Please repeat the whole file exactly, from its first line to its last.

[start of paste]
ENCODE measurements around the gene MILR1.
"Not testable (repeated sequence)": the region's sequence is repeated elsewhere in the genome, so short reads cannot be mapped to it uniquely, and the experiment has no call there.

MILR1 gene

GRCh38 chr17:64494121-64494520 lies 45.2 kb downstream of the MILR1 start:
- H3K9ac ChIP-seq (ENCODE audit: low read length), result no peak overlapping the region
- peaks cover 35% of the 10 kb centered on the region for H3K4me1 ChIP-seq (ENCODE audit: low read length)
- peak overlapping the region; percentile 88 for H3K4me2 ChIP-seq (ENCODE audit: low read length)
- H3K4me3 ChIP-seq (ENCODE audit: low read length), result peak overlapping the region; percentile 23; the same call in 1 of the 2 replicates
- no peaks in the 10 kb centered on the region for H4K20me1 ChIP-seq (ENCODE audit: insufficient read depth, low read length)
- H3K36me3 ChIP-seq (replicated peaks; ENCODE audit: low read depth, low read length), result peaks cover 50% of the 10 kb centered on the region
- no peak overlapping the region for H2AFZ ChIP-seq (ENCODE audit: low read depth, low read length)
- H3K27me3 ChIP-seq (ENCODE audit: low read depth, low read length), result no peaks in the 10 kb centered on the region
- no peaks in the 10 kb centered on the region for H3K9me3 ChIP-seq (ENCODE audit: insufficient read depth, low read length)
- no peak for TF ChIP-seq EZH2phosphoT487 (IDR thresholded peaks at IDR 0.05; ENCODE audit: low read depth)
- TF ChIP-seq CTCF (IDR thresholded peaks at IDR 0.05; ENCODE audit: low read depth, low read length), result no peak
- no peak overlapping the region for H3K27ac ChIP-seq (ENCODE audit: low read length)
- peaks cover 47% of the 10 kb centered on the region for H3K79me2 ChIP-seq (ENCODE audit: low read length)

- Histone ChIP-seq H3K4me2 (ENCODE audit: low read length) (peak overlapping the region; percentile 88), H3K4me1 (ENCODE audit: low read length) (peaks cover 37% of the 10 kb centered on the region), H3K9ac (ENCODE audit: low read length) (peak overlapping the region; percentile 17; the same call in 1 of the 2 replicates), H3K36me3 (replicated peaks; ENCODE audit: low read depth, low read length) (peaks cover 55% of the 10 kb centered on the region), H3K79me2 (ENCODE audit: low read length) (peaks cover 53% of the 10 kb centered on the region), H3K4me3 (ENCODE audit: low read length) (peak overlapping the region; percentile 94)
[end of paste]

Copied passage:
ENCODE measurements around the gene MILR1.
"Not testable (repeated sequence)": the region's sequence is repeated elsewhere in the genome, so short reads cannot be mapped to it uniquely, and the experiment has no call there.

MILR1 gene

GRCh38 chr17:64494121-64494520 lies 45.2 kb downstream of the MILR1 start:
- H3K9ac ChIP-seq (ENCODE audit: low read length), result no peak overlapping the region
- peaks cover 35% of the 10 kb centered on the region for H3K4me1 ChIP-seq (ENCODE audit: low read length)
- peak overlapping the region; percentile 88 for H3K4me2 ChIP-seq (ENCODE audit: low read length)
- H3K4me3 ChIP-seq (ENCODE audit: low read length), result peak overlapping the region; percentile 23; the same call in 1 of the 2 replicates
- no peaks in the 10 kb centered on the region for H4K20me1 ChIP-seq (ENCODE audit: insufficient read depth, low read length)
- H3K36me3 ChIP-seq (replicated peaks; ENCODE audit: low read depth, low read length), result peaks cover 50% of the 10 kb centered on the region
- no peak overlapping the region for H2AFZ ChIP-seq (ENCODE audit: low read depth, low read length)
- H3K27me3 ChIP-seq (ENCODE audit: low read depth, low read length), result no peaks in the 10 kb centered on the region
- no peaks in the 10 kb centered on the region for H3K9me3 ChIP-seq (ENCODE audit: insufficient read depth, low read length)
- no peak for TF ChIP-seq EZH2phosphoT487 (IDR thresholded peaks at IDR 0.05; ENCODE audit: low read depth)
- TF ChIP-seq CTCF (IDR thresholded peaks at IDR 0.05; ENCODE audit: low read depth, low read length), result no peak
- no peak overlapping the region for H3K27ac ChIP-seq (ENCODE audit: low read length)
- peaks cover 47% of the 10 kb centered on the region for H3K79me2 ChIP-seq (ENCODE audit: low read length)

- Histone ChIP-seq H3K4me2 (ENCODE audit: low read length) (peak overlapping the region; percentile 88), H3K4me1 (ENCODE audit: low read length) (peaks cover 37% of the 10 kb centered on the region), H3K9ac (ENCODE audit: low read length) (peak overlapping the region; percentile 17; the same call in 1 of the 2 replicates), H3K36me3 (replicated peaks; ENCODE audit: low read depth, low read length) (peaks cover 55% of the 10 kb centered on the region), H3K79me2 (ENCODE audit: low read length) (peaks cover 53% of the 10 kb centered on the region), H3K4me3 (ENCODE audit: low read length) (peak overlapping the region; percentile 94)